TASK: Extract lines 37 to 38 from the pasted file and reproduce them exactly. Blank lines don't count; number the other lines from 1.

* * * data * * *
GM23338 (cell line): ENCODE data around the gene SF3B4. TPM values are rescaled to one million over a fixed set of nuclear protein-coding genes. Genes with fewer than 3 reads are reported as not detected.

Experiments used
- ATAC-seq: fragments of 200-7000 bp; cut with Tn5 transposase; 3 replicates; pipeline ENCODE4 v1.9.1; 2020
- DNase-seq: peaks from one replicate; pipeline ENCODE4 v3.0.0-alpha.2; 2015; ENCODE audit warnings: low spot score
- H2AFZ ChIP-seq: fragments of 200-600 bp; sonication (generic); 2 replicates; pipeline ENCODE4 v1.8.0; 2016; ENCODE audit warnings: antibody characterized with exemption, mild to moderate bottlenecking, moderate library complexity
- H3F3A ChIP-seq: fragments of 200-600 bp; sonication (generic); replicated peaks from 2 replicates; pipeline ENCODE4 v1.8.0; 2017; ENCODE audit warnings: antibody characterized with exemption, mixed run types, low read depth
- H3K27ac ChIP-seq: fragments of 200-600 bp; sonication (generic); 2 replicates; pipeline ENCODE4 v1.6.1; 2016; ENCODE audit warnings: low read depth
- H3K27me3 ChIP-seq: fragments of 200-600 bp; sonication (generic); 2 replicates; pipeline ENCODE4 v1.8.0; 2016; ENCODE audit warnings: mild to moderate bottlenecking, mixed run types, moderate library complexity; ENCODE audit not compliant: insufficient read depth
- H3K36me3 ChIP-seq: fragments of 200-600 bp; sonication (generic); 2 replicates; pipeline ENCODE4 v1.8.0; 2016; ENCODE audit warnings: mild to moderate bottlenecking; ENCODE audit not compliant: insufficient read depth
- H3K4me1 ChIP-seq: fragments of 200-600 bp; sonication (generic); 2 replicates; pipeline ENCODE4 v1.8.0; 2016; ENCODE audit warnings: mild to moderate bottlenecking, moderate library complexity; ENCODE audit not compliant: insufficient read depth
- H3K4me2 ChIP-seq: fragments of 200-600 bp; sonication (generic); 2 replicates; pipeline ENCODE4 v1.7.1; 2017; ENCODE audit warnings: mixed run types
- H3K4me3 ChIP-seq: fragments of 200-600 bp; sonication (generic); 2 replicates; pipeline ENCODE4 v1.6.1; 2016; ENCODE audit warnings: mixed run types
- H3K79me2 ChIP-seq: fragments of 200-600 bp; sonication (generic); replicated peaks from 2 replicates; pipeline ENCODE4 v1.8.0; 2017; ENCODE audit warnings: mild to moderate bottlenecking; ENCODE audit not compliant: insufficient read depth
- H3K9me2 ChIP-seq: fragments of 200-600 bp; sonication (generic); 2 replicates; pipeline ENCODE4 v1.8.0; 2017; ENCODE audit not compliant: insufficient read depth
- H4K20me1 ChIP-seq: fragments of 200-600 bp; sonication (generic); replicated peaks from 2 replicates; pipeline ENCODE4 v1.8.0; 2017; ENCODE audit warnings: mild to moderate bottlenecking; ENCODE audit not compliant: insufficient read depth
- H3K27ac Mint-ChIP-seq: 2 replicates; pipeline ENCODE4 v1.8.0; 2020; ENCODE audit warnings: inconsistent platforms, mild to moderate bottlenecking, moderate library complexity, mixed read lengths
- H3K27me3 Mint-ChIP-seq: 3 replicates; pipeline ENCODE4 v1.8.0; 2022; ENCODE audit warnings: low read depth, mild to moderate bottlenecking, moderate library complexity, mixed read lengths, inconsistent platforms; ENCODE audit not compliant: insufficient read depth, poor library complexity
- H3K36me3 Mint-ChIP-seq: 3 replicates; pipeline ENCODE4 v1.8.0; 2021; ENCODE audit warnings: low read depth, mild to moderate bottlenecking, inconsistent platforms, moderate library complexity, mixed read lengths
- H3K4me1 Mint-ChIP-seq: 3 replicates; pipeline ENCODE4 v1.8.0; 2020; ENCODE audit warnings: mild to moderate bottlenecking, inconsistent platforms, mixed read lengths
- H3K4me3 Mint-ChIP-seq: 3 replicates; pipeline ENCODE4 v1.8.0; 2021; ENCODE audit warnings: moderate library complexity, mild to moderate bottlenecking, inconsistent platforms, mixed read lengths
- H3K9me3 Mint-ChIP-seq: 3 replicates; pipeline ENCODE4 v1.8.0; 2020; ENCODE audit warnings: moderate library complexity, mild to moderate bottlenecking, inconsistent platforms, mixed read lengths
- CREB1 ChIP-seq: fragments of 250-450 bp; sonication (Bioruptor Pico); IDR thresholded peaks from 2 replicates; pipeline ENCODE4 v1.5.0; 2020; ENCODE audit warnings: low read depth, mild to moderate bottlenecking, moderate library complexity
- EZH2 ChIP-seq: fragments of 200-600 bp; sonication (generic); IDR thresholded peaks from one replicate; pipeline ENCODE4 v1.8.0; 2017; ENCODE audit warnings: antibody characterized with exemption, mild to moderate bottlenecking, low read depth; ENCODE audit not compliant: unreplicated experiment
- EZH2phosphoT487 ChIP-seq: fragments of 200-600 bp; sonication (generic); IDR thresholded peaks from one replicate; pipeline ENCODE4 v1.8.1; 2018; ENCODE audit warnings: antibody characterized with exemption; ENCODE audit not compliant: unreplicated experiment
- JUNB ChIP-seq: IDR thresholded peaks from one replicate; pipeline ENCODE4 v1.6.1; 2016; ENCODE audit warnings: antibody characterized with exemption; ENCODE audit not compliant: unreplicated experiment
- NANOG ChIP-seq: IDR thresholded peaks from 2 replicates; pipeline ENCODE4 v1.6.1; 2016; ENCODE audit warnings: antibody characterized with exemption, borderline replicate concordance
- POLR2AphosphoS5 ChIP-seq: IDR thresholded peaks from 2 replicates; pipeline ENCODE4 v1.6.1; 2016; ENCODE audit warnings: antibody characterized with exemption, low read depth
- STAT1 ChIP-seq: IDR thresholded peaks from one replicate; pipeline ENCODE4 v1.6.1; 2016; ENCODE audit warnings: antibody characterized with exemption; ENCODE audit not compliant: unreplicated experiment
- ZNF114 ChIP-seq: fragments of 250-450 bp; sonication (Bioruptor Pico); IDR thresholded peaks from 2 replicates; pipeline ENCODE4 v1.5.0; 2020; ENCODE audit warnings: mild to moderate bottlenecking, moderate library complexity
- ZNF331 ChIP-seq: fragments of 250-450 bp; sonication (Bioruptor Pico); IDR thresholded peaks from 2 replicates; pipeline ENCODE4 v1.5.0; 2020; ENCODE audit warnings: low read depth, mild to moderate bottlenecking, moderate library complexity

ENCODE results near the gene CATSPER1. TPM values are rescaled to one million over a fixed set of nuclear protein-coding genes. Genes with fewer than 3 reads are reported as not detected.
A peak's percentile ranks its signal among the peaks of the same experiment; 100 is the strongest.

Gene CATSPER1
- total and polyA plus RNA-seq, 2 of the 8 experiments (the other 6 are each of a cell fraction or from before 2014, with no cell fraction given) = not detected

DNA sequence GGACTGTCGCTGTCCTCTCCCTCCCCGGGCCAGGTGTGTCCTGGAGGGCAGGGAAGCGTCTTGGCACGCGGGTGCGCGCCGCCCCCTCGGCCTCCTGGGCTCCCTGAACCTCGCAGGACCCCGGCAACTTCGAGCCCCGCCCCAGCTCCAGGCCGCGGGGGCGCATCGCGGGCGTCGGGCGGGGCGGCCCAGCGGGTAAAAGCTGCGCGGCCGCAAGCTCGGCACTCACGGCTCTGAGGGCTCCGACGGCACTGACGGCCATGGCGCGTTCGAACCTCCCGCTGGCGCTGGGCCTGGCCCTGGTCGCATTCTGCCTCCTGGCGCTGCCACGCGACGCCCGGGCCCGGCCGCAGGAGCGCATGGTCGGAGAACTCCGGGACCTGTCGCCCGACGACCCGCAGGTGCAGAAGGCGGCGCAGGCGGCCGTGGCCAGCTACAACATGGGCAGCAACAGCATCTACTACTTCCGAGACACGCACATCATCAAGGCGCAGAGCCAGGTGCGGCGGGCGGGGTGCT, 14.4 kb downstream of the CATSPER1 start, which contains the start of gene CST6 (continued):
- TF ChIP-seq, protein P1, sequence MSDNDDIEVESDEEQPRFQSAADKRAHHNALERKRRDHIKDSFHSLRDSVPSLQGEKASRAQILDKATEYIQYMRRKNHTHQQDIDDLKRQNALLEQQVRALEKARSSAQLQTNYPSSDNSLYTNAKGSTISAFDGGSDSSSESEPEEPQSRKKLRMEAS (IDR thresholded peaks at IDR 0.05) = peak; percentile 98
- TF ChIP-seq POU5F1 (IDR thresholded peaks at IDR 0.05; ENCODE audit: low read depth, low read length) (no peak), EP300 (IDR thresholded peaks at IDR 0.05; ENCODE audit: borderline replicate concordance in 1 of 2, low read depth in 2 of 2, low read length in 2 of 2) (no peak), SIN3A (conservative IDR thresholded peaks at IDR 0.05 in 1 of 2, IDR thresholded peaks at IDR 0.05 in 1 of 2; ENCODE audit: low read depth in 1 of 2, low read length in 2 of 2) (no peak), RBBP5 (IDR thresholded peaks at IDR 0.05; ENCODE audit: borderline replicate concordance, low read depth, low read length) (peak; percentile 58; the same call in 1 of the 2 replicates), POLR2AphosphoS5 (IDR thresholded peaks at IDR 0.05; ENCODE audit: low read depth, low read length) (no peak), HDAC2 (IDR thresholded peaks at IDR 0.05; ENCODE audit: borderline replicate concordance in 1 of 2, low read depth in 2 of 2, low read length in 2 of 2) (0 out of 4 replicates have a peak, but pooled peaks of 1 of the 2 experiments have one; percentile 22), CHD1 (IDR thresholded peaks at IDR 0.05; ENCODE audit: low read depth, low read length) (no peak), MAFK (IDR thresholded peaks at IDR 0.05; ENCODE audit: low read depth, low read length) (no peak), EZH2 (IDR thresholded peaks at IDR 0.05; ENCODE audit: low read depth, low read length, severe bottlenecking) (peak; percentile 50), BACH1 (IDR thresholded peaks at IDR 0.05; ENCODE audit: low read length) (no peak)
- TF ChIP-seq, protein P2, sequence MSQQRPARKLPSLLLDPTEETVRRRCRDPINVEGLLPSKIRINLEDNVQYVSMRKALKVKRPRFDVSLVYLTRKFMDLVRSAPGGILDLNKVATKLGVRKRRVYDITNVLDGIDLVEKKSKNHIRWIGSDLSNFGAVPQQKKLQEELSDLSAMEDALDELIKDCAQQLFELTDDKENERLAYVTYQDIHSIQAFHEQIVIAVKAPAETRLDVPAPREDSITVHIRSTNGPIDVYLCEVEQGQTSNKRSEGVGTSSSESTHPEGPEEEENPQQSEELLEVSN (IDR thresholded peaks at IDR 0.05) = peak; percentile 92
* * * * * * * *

- TF ChIP-seq POU5F1 (IDR thresholded peaks at IDR 0.05; ENCODE audit: low read depth, low read length) (no peak), EP300 (IDR thresholded peaks at IDR 0.05; ENCODE audit: borderline replicate concordance in 1 of 2, low read depth in 2 of 2, low read length in 2 of 2) (no peak), SIN3A (conservative IDR thresholded peaks at IDR 0.05 in 1 of 2, IDR thresholded peaks at IDR 0.05 in 1 of 2; ENCODE audit: low read depth in 1 of 2, low read length in 2 of 2) (no peak), RBBP5 (IDR thresholded peaks at IDR 0.05; ENCODE audit: borderline replicate concordance, low read depth, low read length) (peak; percentile 58; the same call in 1 of the 2 replicates), POLR2AphosphoS5 (IDR thresholded peaks at IDR 0.05; ENCODE audit: low read depth, low read length) (no peak), HDAC2 (IDR thresholded peaks at IDR 0.05; ENCODE audit: borderline replicate concordance in 1 of 2, low read depth in 2 of 2, low read length in 2 of 2) (0 out of 4 replicates have a peak, but pooled peaks of 1 of the 2 experiments have one; percentile 22), CHD1 (IDR thresholded peaks at IDR 0.05; ENCODE audit: low read depth, low read length) (no peak), MAFK (IDR thresholded peaks at IDR 0.05; ENCODE audit: low read depth, low read length) (no peak), EZH2 (IDR thresholded peaks at IDR 0.05; ENCODE audit: low read depth, low read length, severe bottlenecking) (peak; percentile 50), BACH1 (IDR thresholded peaks at IDR 0.05; ENCODE audit: low read length) (no peak)
- TF ChIP-seq, protein P2, sequence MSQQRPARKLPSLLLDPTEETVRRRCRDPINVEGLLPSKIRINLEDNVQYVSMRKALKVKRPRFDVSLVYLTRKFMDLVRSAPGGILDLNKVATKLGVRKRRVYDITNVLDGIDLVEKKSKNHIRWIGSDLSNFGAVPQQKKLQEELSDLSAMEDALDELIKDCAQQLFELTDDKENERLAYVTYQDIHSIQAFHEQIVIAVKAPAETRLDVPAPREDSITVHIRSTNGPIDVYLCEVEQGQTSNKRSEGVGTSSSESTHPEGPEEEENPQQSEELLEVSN (IDR thresholded peaks at IDR 0.05) = peak; percentile 92